Patient privacy is important in the field of medicine, and nurses are frequently the ones to maintain it. Maintenance of confidentiality affects most aspects of nursing, including record-keeping, discussing the medical issues of patients with others, and the manner in which nurses interact with the patients themselves.
Confidentiality means that nurses and doctors should only discuss the medical condition and issues of a patient when there is a valid reason for doing so. Nurses who are working with the same patient have not only the right but the necessity to discuss that person's personal issues, but this right doesn't extend to other nurses who are not involved with that patient. For both personal and practical reasons, most patients do not want their personal details being shared with any more people than necessary for their effective medical treatment.
Confidentiality at Work
Hospitals are busy and sometimes hectic places, and it is easy to infringe on the privacy needs of a patient without intending to. This can occur through acts as simple as discussing medical details in too loud a voice or allowing the wrong people to enter a room during an examination. Hospital patients are often in a vulnerable position, and frequently already dealing with being sick or injured. When a staff member disrespects their confidentiality, whether intentionally or unintentionally, it can be upsetting.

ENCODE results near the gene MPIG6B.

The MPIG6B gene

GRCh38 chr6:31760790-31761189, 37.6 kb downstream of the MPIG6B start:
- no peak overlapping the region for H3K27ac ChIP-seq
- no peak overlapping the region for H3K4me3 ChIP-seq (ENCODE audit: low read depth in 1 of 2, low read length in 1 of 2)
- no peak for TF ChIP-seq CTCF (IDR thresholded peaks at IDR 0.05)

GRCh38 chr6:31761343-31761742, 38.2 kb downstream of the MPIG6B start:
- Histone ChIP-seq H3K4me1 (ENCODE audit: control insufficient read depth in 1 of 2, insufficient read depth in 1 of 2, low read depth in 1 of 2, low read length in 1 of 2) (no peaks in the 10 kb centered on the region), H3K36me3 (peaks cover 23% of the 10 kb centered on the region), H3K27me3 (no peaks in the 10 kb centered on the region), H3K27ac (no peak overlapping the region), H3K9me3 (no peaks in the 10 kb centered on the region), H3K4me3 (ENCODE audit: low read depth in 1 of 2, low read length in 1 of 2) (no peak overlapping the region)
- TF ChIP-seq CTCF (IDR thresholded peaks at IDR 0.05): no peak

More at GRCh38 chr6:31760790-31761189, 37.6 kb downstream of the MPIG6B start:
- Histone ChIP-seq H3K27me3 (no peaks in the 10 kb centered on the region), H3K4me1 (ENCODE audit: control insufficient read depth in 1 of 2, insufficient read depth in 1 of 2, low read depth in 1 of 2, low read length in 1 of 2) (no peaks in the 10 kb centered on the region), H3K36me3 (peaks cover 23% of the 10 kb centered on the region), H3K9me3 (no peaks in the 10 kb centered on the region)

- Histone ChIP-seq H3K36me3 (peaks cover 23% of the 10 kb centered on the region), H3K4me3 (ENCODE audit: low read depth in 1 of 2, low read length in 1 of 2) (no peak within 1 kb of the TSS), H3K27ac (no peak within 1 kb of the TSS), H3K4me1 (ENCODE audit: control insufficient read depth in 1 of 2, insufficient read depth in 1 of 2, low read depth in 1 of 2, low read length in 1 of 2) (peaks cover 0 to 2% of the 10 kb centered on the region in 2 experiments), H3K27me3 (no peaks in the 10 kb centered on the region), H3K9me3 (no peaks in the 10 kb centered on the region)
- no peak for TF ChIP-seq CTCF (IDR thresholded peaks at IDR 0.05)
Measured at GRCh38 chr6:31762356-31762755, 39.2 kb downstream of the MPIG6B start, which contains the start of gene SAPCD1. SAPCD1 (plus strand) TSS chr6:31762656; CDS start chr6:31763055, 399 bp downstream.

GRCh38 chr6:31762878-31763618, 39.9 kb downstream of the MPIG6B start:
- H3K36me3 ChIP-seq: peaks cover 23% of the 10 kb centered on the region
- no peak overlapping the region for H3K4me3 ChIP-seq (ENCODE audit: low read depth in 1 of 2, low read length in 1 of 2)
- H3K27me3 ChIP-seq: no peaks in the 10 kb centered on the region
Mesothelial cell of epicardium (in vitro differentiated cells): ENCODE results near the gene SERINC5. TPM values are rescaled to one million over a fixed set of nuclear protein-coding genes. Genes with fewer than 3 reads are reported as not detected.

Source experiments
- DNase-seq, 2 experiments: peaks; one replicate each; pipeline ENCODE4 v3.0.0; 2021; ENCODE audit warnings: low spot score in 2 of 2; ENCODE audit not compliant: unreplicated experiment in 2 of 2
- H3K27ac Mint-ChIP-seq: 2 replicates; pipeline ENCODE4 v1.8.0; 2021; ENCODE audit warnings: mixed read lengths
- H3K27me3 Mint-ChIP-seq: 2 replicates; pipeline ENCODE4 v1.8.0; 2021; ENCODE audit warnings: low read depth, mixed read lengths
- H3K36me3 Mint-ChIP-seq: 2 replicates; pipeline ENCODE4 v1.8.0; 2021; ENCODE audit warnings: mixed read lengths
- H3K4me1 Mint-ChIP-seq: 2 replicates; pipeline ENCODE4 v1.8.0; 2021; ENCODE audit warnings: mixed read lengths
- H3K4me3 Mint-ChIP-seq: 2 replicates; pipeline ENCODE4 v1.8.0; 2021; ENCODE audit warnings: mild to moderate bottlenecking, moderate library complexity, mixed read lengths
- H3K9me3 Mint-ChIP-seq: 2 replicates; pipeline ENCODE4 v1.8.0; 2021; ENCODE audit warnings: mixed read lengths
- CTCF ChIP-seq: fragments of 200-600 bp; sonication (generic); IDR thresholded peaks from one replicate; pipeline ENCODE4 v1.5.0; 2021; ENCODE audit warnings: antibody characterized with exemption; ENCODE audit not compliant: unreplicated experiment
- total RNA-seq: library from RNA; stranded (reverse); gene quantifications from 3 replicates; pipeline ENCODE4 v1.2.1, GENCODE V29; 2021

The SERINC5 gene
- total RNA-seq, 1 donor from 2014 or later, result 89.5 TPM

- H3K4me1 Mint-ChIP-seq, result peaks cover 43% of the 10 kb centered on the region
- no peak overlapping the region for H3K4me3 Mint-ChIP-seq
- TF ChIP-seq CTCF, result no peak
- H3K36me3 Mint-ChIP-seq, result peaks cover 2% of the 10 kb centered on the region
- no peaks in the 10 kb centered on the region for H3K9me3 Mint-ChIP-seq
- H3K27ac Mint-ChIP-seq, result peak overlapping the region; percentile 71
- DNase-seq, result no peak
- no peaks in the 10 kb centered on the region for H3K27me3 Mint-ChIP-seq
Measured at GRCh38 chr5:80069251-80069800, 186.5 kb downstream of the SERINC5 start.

Confidentiality Outside Work
There is little gray area surrounding the issue of patient confidentiality outside a medical setting. Nurses have no reason to be discussing their patients' issues outside of work, and therefore should not be doing so. Failure to abide by this rule could lead to embarrassing situations in which people learn private details about others. In extreme situations, a medical professional could even be held legally liable for breach of confidentiality regulations if their disclosure of private facts led to difficulties for the patient.
A common difficulty for people with serious diseases is finding health insurance. Insurance companies are hesitant to accept clients with pre-existing conditions. If a patient's condition became public knowledge because of breach of confidentiality by a nurse, the patient could have trouble acquiring medical coverage in the future. Less concrete but just as serious difficulties can befall patients who are dealing with conditions subject to social censure such as AIDS. Even when their medical conditions are not serious, patients have the right to keep this information to themselves, and nurses have the responsibility to help them to do this.
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